The only thing you can do to protect yourself and your baby is to leave. That may be the wake-up call he needs, in the way that his drunk-driving conviction was not. Or maybe even that won't be enough for him and alcohol will continue to be his priority over you and your baby. But either way, leaving is what will protect you and your baby from the effects of his alcohol problem.

TheKhalisirules Wed 31-Dec-14 12:34:49

worried, I am just coming out of a relationship with and emotionally abusive drunk shithead.
I don't know if I'm in a position to give advice, but what I do know that alcohol is very bad news.
And your husband being abusive to your bebe when SOBER, god, sorry, I don't know what to say.
I am here to hold your hand, tough.

lemisscared Wed 31-Dec-14 12:37:51

he is an alcoholic. He needs to make a choice. alcohol or family. ive seen two children's lives destroyed by an alcoholic father.

the drink driving would have been the deal breaker for me.

borisgudanov Wed 31-Dec-14 12:40:05

Horrible selfish pig. Last thing you need around a baby. Kick his arse out before he does something dangerous.

BuzzardBirdRoast Wed 31-Dec-14 12:41:36

I really think you are worried about the wrong thing. Calling a baby a "little shit" for not going to sleep is hardly the issue here.

The drinking is the issue.

The baby will not be harmed by a parent getting pissed off that they won't sleep.

WorriedandWoefull Wed 31-Dec-14 12:46:40

It's hard to explain but he can go weeks without drinking and has only been really drunk three times in the past year, but when he does drink I don't know when he is going to stop, he won't listen to me when I ask him to not have too much. He was going through a happy stage around bed time, I asked him not to overexicte the kids, he did and then of course they were hard to get too sleep and that pissed him off, he can be real happy and chatty but then he will suddenly say something mean, or in this case nasty.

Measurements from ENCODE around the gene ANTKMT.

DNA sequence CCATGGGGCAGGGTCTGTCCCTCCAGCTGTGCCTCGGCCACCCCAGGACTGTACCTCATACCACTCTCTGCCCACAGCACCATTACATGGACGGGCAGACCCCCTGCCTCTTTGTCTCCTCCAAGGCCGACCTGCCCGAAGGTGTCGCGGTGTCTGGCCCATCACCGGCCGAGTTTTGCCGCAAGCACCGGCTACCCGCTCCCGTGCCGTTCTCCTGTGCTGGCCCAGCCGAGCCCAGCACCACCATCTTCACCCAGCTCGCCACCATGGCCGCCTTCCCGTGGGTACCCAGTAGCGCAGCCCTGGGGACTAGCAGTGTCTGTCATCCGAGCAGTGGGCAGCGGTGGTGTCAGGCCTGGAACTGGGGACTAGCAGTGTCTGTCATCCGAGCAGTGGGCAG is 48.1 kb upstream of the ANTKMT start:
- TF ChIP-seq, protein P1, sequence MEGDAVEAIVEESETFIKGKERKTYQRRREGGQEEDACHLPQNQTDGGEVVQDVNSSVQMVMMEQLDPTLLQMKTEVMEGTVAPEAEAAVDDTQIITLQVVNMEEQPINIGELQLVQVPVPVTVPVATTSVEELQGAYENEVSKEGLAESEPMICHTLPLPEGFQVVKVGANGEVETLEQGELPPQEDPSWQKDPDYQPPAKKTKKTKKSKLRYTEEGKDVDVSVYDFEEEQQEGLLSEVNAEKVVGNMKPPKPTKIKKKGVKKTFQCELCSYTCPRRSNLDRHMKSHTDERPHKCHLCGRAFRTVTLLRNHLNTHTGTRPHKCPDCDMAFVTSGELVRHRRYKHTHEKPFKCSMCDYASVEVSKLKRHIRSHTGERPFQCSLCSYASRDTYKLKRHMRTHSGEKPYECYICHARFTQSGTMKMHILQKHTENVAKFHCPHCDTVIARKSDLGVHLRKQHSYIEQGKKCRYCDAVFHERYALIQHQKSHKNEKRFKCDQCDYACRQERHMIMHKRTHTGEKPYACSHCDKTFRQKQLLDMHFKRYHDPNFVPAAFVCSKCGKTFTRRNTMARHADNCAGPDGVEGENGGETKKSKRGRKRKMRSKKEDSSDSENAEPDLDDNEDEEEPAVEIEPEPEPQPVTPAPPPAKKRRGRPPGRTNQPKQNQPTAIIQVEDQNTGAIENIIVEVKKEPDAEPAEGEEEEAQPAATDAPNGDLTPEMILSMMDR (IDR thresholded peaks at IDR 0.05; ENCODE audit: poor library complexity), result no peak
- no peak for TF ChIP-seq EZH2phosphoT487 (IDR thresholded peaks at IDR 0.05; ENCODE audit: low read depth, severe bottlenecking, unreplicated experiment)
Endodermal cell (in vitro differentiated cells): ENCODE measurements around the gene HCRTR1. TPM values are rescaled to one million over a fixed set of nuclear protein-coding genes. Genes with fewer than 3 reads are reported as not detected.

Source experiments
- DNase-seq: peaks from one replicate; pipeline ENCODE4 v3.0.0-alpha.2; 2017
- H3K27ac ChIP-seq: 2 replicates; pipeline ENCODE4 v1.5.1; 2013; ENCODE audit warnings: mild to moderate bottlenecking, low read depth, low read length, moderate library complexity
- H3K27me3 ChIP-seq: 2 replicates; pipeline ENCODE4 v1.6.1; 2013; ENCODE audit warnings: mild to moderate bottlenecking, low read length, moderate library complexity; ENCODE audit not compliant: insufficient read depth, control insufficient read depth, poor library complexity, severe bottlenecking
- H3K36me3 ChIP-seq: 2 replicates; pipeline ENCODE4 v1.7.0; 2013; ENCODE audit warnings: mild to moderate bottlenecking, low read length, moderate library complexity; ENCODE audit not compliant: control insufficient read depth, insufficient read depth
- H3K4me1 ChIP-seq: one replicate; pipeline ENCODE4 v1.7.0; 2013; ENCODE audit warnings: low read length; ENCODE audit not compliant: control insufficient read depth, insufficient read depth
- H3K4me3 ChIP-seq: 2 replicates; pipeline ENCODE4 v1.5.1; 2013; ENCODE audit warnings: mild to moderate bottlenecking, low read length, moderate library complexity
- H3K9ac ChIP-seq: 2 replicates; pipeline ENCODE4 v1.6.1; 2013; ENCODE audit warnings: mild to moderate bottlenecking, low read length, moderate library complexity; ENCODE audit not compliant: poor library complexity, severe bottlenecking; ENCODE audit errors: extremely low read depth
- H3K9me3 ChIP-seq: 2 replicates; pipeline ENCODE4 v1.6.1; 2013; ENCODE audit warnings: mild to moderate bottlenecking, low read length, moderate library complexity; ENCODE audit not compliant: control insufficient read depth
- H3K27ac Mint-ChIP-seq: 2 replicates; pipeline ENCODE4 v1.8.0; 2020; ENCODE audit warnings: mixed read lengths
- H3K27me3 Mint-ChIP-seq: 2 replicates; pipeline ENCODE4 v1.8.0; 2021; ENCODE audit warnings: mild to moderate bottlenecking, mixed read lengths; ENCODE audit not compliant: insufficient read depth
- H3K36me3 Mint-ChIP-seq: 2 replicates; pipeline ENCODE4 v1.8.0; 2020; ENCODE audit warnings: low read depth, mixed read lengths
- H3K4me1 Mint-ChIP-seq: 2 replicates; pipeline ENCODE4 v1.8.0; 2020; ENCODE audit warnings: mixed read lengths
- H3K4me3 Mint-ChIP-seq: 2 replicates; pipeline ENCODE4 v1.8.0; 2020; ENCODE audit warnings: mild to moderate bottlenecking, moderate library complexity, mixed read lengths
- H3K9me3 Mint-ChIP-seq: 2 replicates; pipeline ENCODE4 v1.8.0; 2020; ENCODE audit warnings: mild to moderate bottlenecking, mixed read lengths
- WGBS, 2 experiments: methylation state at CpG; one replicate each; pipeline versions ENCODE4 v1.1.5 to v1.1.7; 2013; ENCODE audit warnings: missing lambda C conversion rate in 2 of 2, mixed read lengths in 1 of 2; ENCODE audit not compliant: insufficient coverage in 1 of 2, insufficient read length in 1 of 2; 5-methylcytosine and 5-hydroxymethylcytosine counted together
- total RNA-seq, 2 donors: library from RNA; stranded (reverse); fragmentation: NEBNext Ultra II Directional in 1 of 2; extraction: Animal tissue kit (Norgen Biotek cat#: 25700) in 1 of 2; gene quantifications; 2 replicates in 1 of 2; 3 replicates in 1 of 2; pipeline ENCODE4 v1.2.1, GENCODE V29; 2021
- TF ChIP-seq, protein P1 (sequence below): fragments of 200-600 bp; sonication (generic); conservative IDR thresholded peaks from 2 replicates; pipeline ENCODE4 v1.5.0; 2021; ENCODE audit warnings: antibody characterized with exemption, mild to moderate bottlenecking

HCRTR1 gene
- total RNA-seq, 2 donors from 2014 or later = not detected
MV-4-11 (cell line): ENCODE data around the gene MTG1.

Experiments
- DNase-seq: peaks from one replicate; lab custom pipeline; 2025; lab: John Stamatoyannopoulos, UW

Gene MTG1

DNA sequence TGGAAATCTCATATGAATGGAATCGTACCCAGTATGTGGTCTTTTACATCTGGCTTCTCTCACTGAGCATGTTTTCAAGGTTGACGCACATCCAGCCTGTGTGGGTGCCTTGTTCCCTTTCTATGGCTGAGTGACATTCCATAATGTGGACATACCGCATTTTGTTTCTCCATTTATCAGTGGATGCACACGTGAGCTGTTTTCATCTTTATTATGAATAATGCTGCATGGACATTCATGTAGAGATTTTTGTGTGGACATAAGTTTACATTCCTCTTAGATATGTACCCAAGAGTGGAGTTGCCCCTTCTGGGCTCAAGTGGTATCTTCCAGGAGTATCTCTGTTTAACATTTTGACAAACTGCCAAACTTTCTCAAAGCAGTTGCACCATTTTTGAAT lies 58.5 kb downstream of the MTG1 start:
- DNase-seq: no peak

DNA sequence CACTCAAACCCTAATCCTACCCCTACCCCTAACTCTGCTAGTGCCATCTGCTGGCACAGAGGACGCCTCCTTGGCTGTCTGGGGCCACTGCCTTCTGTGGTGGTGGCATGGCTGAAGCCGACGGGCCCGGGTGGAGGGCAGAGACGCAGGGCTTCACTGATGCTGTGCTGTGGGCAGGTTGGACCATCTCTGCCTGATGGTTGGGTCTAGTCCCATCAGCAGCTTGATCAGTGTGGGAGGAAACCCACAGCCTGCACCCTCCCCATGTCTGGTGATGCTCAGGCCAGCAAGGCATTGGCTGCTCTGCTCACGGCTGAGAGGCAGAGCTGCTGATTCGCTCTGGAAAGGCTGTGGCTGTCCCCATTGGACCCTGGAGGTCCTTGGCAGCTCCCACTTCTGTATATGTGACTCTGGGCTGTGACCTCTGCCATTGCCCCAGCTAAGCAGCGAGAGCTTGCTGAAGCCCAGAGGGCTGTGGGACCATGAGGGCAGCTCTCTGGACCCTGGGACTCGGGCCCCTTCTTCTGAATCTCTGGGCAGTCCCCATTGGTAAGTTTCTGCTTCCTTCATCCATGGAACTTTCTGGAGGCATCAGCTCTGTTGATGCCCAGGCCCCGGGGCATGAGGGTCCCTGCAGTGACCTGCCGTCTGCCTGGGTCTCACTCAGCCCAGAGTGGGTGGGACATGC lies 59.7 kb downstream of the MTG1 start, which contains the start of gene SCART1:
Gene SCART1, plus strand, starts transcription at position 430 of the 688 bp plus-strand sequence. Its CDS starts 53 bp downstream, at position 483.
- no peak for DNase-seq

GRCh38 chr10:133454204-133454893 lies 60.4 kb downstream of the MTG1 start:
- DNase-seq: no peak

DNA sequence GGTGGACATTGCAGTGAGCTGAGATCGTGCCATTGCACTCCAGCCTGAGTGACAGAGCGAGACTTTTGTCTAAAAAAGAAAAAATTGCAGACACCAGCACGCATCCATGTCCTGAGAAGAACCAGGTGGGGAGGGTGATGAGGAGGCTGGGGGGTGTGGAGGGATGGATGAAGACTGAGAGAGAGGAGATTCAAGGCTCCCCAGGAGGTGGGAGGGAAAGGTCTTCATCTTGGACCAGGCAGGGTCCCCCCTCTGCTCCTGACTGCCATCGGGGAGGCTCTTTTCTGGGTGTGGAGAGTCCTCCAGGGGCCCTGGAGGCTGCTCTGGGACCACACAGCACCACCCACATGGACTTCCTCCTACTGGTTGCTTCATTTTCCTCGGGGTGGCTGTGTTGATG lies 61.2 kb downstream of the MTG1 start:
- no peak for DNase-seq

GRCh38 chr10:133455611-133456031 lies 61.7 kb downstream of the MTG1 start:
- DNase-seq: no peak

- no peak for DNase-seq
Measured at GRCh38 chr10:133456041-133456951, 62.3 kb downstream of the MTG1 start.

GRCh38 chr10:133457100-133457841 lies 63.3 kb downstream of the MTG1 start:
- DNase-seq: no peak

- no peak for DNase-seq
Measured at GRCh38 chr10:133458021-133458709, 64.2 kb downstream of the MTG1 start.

He was so happy when ds2 was born, I thought he adored the baby, I just don't understand how he could be so mean towards him.

I don't have a job so if I do leave me and the boys will be very poor, it's hard to know what the right thing to do is.

MrsSquirrel Wed 31-Dec-14 12:48:07

Drunk or sober, calling a tiny baby a little shit is unacceptable. Actually, calling any child a little shit is unacceptable. Please protect your dc.

GoatsDoRoam Wed 31-Dec-14 12:48:16

what do you think the right thing to do is?
In your gut?

Pastmyduedate0208 Wed 31-Dec-14 12:55:23

I was at the end of my tether with Ds who is 5 weeks after he had been crying all evening. I expressed my frustration by swearing about him (not to him).
I understand how it can happen as a one off.
If he is like it a lot though, you need to have a proper think if u want that influence in your life.

WorriedandWoefull Wed 31-Dec-14 12:58:22

I feel like I want to ask him to leave, at least until he agrees to stop drinking excessively but I am frightened of the consequences, of the emotional and financial fallout, of having to tell my family, of how my seven year old will react. And I am worried that I am overreacting and of being unfair to H.

But my first primary instinct was to protect my baby, to keep him away from H until he was fully sober again.

WorriedandWoefull Wed 31-Dec-14 13:11:34

If he had said it when he had been try to settle the baby for ages and he was sober and frustrated I would not have been quite as bothered by it, but to see that alcohol induced mean argumentative approach directed at the baby who I was only walking past him holding, not trying to give to him to settle, it just really disturbed me.

GoatsDoRoam Wed 31-Dec-14 13:11:50

I would say follow your instinct, then.

You are not over-reacting or being unfair. There are online calculators where you can see what benefits you would be entitled to on your own. Open up to your family and friends: you need their support, and your silence is protecting a shame that is not yours.